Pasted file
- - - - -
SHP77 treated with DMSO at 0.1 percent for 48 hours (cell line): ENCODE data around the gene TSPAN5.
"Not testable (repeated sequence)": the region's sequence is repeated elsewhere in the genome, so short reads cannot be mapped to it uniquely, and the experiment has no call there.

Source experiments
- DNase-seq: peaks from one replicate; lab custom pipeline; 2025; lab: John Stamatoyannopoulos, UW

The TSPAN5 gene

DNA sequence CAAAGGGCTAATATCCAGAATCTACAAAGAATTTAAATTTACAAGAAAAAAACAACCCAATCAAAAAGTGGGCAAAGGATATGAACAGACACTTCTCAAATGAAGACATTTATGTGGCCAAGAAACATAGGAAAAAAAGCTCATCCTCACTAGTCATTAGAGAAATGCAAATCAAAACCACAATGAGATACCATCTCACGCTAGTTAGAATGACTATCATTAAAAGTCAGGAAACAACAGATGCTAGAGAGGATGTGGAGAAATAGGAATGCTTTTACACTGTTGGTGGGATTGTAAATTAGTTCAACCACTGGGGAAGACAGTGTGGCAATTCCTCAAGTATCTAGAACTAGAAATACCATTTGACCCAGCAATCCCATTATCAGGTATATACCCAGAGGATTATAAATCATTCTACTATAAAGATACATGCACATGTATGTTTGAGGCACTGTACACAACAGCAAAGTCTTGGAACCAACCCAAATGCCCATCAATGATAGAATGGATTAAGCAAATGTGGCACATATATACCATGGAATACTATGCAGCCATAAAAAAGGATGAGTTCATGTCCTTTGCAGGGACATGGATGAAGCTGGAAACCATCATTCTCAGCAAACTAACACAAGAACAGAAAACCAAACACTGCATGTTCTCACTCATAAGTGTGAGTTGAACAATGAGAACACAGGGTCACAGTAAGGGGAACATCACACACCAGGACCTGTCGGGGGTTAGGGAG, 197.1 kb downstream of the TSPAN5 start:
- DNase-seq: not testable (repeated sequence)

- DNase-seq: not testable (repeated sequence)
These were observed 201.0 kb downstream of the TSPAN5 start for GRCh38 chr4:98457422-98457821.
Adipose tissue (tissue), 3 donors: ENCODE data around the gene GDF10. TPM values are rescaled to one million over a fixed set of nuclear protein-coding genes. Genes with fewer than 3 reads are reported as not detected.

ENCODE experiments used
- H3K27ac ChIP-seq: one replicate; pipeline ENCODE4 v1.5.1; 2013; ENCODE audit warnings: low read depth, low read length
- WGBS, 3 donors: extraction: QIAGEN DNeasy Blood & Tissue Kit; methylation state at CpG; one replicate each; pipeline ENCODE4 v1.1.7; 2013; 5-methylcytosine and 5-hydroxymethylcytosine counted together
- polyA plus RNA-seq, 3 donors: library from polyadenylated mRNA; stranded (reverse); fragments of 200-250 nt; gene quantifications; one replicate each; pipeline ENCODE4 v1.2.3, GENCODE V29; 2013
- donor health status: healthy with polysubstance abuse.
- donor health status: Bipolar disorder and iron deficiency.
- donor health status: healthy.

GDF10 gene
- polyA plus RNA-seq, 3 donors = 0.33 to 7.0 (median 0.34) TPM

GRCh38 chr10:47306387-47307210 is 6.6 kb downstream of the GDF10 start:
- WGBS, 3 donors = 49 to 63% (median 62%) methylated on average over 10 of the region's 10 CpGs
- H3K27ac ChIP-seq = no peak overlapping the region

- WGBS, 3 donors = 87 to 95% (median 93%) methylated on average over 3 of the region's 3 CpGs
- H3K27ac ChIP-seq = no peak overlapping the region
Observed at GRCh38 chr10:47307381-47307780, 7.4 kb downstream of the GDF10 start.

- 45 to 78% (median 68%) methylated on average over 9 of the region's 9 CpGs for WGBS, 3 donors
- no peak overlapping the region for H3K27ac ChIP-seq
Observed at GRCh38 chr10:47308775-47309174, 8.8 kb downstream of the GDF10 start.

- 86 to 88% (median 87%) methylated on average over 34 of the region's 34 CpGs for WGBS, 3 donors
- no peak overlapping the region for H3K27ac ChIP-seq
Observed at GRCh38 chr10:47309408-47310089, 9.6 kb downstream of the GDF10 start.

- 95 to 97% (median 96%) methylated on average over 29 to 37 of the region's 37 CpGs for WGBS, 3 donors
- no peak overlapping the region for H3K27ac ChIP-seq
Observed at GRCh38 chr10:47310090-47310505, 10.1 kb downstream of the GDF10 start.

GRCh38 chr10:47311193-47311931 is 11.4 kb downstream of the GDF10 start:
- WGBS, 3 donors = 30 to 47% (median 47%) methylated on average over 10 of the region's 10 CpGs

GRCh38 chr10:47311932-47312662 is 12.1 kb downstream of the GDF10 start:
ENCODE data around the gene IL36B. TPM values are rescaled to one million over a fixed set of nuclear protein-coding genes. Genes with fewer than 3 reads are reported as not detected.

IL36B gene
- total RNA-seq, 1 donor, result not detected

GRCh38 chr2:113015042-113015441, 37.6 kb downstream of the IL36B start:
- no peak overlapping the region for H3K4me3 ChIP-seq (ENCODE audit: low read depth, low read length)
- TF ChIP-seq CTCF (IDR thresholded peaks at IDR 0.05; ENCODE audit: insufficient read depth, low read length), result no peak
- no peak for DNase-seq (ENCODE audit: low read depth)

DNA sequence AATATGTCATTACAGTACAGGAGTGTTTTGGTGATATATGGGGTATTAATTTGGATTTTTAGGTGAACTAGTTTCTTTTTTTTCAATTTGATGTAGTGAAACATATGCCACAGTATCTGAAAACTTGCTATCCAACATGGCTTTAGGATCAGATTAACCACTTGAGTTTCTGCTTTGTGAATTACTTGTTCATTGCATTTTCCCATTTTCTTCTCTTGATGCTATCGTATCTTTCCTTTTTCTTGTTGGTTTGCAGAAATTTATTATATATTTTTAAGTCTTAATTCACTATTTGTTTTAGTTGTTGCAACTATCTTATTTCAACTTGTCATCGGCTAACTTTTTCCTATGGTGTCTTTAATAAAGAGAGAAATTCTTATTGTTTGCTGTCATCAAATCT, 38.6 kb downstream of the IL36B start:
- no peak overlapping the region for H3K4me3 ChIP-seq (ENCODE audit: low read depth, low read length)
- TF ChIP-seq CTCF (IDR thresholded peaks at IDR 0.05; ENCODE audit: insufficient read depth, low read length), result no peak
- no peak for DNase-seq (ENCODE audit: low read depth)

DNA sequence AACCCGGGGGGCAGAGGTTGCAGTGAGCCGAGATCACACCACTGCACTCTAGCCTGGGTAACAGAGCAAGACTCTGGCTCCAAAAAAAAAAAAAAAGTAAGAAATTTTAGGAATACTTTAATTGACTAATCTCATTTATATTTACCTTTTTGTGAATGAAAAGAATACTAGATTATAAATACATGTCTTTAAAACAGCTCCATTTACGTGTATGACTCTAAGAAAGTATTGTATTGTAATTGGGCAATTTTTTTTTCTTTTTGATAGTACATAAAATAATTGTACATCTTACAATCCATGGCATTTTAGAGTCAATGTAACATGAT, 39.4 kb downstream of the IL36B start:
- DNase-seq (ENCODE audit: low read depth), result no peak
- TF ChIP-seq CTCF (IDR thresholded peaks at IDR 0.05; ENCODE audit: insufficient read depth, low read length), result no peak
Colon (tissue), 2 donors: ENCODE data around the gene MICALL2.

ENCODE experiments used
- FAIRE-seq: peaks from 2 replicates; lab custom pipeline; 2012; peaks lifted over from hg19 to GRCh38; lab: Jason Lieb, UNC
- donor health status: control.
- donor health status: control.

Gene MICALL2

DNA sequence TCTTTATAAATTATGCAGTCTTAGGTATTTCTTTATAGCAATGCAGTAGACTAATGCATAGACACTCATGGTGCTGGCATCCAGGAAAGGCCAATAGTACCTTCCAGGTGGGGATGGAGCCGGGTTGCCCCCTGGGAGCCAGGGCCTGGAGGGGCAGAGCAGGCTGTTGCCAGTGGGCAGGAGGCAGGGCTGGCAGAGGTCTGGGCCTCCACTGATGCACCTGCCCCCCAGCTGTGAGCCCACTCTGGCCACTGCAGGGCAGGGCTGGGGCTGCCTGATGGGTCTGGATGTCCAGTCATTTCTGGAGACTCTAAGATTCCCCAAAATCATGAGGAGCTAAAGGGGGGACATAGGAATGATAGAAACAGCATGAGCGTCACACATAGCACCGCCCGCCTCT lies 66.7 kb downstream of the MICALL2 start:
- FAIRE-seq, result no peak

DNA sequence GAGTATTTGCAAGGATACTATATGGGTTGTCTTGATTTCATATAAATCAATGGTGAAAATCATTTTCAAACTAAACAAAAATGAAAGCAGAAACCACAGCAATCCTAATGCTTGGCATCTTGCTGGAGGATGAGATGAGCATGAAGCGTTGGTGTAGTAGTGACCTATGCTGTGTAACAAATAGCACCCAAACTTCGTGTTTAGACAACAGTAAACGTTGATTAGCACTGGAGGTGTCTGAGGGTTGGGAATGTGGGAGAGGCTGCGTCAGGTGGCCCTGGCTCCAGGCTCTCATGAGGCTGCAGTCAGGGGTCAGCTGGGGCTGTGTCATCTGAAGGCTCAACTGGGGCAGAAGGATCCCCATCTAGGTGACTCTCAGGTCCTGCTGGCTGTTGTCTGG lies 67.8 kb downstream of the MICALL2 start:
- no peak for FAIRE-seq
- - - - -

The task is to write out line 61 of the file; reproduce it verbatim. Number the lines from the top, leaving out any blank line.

- no peak for FAIRE-seq